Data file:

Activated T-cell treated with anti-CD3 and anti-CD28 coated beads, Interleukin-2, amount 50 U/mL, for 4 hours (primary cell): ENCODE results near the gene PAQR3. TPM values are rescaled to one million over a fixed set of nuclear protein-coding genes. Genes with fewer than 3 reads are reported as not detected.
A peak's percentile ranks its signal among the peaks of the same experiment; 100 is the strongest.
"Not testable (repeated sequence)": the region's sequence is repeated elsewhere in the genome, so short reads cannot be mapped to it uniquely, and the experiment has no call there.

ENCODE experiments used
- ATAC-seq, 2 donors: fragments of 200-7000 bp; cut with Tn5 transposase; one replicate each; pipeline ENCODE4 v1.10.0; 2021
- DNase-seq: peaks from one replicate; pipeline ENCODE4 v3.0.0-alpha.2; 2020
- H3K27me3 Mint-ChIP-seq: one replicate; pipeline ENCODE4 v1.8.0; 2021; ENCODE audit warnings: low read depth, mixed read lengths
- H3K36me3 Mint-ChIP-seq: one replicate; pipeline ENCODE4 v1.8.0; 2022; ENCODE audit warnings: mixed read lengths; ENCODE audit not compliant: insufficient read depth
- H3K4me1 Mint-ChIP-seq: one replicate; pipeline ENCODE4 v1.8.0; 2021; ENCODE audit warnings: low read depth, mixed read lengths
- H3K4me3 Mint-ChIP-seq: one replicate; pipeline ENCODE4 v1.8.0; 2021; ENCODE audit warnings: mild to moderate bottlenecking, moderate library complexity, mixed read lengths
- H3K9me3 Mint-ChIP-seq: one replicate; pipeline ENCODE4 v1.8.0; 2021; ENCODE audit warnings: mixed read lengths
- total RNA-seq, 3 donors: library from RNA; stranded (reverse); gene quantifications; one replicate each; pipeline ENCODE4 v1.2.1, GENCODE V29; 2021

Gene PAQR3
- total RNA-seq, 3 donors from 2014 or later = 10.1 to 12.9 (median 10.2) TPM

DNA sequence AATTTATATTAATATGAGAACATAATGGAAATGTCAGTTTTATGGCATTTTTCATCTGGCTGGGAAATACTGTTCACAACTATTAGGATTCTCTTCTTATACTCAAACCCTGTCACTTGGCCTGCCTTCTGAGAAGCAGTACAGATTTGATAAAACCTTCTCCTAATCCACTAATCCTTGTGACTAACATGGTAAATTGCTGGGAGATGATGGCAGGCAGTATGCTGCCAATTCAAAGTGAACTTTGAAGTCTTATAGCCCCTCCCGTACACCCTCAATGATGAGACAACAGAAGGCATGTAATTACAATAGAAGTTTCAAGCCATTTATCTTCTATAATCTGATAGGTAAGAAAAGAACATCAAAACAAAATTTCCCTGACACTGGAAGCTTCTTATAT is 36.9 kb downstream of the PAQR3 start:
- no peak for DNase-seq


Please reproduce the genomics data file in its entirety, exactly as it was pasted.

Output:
Activated T-cell treated with anti-CD3 and anti-CD28 coated beads, Interleukin-2, amount 50 U/mL, for 4 hours (primary cell): ENCODE results near the gene PAQR3. TPM values are rescaled to one million over a fixed set of nuclear protein-coding genes. Genes with fewer than 3 reads are reported as not detected.
A peak's percentile ranks its signal among the peaks of the same experiment; 100 is the strongest.
"Not testable (repeated sequence)": the region's sequence is repeated elsewhere in the genome, so short reads cannot be mapped to it uniquely, and the experiment has no call there.

ENCODE experiments used
- ATAC-seq, 2 donors: fragments of 200-7000 bp; cut with Tn5 transposase; one replicate each; pipeline ENCODE4 v1.10.0; 2021
- DNase-seq: peaks from one replicate; pipeline ENCODE4 v3.0.0-alpha.2; 2020
- H3K27me3 Mint-ChIP-seq: one replicate; pipeline ENCODE4 v1.8.0; 2021; ENCODE audit warnings: low read depth, mixed read lengths
- H3K36me3 Mint-ChIP-seq: one replicate; pipeline ENCODE4 v1.8.0; 2022; ENCODE audit warnings: mixed read lengths; ENCODE audit not compliant: insufficient read depth
- H3K4me1 Mint-ChIP-seq: one replicate; pipeline ENCODE4 v1.8.0; 2021; ENCODE audit warnings: low read depth, mixed read lengths
- H3K4me3 Mint-ChIP-seq: one replicate; pipeline ENCODE4 v1.8.0; 2021; ENCODE audit warnings: mild to moderate bottlenecking, moderate library complexity, mixed read lengths
- H3K9me3 Mint-ChIP-seq: one replicate; pipeline ENCODE4 v1.8.0; 2021; ENCODE audit warnings: mixed read lengths
- total RNA-seq, 3 donors: library from RNA; stranded (reverse); gene quantifications; one replicate each; pipeline ENCODE4 v1.2.1, GENCODE V29; 2021

Gene PAQR3
- total RNA-seq, 3 donors from 2014 or later = 10.1 to 12.9 (median 10.2) TPM

DNA sequence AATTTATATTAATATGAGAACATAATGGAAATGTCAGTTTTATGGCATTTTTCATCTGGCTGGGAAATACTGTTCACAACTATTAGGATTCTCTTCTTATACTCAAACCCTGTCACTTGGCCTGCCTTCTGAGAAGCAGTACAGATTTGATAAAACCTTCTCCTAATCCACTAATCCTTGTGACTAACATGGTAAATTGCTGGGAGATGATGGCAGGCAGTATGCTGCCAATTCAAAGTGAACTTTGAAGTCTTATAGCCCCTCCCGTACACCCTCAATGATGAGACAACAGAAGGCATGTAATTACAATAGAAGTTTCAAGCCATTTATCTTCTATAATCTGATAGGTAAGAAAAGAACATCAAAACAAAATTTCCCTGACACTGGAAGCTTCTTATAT is 36.9 kb downstream of the PAQR3 start:
- no peak for DNase-seq